by Azra Naseem
We had information that on 8 February Mohamed Nasheed would close other courts in the Maldives, send all judges home, and acting on his own, would establish a Judicial Reform Commission. From then onwards, it would be this Commission that would appoint all magistrates. ~2013 Presidential Candidate, Umar Naseer (PPM).
I learned about President Nasheed’s intention to establish a Judicial Reform Commission—or in whatever name it maybe—only after the government changed. ~ 2013 Presidential Candidate, Abdulla Yameen (PPM)
We don’t know for sure whether Mohamed Nasheed was planning to form a Judicial Reform Commission on 8 February 2012 or not. But, leaders of the National Alliance, especially PPM, have made it clear what motivated them most to be out on the streets protesting until Nasheed’s government ended was the prospect of Nasheed making changes to the judiciary .
Many ‘intelligence-based’ reasons were offered for the National Alliance’s opposition to the expected changes: Nasheed’s Judicial Reform Commission was going to be totally under his control; it was a way for Nasheed to usurp judicial power; it was Nasheed’s means of destroying the judiciary.
Truth of the matter is all parties in the National Alliance would have been opposed to judicial reform in whatever form it came.
by Azra Naseem
Maldives and China haven’t had much to do with each other in much of their modern histories. In fact, so negligible have bilateral relations been that it is very likely Maldives is the only country in the world without a Chinese takeaway run by a Chinese cook.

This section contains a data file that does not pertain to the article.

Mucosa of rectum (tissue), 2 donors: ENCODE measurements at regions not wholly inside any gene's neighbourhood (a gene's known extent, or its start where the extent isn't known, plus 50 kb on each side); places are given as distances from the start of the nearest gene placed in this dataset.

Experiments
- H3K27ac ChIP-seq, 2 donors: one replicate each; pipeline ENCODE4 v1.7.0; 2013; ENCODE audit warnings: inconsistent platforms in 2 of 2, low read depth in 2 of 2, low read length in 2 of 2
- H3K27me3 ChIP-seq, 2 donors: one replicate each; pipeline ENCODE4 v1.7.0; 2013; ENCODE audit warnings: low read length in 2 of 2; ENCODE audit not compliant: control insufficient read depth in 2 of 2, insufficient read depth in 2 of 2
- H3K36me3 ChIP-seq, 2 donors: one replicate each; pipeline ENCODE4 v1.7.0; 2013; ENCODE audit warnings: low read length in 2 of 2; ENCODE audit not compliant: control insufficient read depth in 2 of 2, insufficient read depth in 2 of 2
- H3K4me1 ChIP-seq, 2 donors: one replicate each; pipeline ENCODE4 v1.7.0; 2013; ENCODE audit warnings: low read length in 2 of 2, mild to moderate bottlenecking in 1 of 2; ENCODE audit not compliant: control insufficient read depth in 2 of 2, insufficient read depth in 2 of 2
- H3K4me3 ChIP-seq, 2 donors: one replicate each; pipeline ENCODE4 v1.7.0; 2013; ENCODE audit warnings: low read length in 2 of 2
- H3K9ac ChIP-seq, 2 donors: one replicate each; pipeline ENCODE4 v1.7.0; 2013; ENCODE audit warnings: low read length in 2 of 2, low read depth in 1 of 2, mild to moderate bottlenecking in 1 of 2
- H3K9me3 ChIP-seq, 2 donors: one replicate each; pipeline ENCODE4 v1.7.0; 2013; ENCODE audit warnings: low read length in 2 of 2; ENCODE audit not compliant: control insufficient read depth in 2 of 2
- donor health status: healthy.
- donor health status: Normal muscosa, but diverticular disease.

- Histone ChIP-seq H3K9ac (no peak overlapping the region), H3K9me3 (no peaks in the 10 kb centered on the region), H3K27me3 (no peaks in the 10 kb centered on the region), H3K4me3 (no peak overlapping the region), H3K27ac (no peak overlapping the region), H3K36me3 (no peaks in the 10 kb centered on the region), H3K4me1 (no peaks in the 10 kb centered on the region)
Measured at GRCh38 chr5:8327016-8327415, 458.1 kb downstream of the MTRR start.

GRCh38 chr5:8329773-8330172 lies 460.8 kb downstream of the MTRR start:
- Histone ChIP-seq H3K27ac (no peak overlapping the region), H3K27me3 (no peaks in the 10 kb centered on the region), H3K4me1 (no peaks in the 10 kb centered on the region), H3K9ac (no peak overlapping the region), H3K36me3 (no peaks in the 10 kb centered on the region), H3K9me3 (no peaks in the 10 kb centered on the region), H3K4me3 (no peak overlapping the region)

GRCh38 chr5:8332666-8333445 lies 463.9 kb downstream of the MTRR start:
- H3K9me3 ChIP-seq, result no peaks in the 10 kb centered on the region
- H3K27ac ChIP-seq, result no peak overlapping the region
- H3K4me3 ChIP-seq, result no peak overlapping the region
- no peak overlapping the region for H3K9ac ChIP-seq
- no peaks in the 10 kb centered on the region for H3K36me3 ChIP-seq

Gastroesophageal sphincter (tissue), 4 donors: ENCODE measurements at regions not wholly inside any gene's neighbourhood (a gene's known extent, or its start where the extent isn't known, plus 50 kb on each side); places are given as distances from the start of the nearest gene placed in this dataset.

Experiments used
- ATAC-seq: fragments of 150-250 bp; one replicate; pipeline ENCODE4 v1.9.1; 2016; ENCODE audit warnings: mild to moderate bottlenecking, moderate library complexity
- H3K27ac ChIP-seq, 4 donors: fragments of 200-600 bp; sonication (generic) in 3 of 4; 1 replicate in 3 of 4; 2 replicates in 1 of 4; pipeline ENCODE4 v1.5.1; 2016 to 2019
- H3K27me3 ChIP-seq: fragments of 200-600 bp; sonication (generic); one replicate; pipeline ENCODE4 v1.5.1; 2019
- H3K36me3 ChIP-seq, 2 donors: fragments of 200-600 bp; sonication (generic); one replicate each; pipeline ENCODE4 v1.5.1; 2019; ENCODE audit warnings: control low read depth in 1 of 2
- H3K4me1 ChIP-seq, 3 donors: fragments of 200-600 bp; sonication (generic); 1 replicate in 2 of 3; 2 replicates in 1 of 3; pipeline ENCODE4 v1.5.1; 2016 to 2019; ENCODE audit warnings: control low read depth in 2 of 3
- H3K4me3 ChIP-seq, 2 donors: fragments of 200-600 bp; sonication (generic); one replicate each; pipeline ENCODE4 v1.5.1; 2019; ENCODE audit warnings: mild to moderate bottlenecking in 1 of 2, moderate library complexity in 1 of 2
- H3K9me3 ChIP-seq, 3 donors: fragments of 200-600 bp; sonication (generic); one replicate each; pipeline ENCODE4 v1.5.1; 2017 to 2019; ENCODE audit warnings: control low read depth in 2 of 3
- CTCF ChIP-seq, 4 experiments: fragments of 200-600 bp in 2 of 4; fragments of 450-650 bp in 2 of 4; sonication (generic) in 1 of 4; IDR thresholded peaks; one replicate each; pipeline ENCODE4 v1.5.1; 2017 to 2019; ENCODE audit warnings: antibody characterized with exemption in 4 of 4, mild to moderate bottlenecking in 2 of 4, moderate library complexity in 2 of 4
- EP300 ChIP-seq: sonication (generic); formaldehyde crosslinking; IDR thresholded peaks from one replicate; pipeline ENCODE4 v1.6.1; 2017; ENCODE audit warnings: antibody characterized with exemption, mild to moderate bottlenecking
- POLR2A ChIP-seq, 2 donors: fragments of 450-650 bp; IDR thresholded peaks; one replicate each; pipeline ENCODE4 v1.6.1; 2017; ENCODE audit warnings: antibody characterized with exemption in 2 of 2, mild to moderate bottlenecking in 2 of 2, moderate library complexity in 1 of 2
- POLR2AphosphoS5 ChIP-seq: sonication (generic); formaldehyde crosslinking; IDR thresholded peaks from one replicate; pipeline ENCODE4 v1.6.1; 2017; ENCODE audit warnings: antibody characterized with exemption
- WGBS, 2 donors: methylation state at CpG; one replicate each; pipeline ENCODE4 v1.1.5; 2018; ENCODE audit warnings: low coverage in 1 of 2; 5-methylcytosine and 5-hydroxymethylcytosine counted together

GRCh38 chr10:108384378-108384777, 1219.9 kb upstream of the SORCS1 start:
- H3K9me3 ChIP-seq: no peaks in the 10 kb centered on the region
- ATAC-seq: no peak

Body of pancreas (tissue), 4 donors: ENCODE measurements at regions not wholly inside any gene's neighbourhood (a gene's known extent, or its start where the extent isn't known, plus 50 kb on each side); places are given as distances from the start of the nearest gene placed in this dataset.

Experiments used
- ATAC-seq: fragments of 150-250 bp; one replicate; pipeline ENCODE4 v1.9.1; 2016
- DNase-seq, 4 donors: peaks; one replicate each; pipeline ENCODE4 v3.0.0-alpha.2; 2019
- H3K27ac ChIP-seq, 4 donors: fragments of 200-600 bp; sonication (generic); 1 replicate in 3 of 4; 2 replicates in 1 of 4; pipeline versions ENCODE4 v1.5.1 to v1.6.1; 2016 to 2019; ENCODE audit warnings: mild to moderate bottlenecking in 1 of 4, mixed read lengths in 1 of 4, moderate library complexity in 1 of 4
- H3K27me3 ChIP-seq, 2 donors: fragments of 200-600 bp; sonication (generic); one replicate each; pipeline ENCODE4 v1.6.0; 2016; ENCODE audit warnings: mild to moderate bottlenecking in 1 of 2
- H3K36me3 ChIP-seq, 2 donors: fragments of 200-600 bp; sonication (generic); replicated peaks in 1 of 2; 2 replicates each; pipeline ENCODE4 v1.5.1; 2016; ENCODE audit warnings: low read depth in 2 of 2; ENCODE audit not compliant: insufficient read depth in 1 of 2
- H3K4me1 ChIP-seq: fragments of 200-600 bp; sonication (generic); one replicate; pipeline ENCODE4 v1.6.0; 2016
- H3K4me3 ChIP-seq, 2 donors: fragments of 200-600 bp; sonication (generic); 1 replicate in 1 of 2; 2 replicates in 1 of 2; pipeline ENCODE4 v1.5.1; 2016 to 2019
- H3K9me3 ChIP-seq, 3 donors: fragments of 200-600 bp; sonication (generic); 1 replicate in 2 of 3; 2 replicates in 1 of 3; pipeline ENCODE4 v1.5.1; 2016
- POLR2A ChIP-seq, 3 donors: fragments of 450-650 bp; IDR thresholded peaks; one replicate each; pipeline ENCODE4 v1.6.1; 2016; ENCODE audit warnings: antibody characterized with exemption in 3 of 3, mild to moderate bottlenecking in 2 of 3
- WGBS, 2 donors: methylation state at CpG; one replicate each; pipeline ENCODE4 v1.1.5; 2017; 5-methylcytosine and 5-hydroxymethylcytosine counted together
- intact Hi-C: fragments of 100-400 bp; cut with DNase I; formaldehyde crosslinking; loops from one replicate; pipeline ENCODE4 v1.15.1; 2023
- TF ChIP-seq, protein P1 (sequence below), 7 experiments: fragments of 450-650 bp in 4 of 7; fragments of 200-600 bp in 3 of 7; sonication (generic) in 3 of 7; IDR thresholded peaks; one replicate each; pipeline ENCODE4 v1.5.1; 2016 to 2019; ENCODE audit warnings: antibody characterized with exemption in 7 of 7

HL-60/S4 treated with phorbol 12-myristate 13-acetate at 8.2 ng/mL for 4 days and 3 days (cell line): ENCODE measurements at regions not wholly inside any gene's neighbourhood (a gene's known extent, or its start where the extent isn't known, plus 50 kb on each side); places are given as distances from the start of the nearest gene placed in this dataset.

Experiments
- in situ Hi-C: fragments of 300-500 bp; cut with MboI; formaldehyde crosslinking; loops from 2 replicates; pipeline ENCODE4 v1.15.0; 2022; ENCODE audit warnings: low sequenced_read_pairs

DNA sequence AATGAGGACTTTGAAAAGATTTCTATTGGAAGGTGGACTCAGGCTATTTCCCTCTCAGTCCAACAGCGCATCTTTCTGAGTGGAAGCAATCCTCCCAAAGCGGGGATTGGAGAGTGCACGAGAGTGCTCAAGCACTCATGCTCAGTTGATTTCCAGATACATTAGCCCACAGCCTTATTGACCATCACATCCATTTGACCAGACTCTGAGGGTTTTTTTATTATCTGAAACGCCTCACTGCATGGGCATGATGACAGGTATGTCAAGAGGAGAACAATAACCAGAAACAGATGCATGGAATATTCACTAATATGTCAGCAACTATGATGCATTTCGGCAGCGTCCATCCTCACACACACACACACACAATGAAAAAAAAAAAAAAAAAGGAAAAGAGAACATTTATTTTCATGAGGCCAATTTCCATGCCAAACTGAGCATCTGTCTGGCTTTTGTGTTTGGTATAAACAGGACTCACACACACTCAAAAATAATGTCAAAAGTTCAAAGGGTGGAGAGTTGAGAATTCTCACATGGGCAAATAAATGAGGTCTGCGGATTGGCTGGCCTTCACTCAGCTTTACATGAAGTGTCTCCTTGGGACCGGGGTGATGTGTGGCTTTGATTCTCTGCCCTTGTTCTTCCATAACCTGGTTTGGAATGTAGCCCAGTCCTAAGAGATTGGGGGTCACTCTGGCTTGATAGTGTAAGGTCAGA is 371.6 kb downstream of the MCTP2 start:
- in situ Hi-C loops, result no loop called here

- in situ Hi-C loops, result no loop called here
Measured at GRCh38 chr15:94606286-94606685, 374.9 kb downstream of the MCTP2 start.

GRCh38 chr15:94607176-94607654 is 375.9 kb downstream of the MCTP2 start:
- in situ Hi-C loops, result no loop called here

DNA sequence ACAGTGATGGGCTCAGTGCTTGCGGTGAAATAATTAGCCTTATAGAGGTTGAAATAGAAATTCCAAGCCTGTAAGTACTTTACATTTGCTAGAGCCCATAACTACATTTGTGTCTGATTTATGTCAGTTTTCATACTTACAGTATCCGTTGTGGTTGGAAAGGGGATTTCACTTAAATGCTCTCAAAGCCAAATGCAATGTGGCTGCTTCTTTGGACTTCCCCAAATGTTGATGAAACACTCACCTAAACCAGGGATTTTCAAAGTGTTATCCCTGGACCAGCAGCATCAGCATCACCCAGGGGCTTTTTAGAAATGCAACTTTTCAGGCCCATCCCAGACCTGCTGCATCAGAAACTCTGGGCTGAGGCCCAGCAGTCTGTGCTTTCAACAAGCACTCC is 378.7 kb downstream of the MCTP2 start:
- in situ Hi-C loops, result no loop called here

Things have taken a dramatic turn in the last few days, though, with Maldivian legislators finding a sudden, until now undeclared, love of China, and all things Chinese. This sudden armour stems not from a particular change in Chinese policy towards the Maldives, or from the exponential growth in number of Chinese tourists visiting the Maldives. No, like many passions declared intensely by coup-supporters, it seems to stem from hatred of the other: in this case ‘the West’ in general and the Commonwealth in particular.
by Aishath Velezinee
For 22 consecutive nights from mid-January 2012 onwards unrest rocked the streets of Male’. This was the planning period of the coup that ultimately brought down the first democratically elected government of the Maldives on 7 February 2012. Political opponents of then President Mohamed Nasheed led the unrest, inciting public anger against him purportedly for violating the constitution.
One of the loudest voices making the claim that President Nasheed had veered wildly off the ‘Constitutional chart’ was that of Independent MP for Kulhudhuffishi Area Mohamed (Kutti) Nasheed. The point he kept reiterating was that in ‘disappearing’ Judge Abdulla Mohamed (commonly referred to as ‘Judge Ablo’), President Nasheed had abused the Constitution.
Given Kutti’s vociferous condemnation of President Nasheed’s said constitutional violation, it seems prudent to take a critical look at Kutti’s own relationship with the constitution as well as his role in the coup, if any.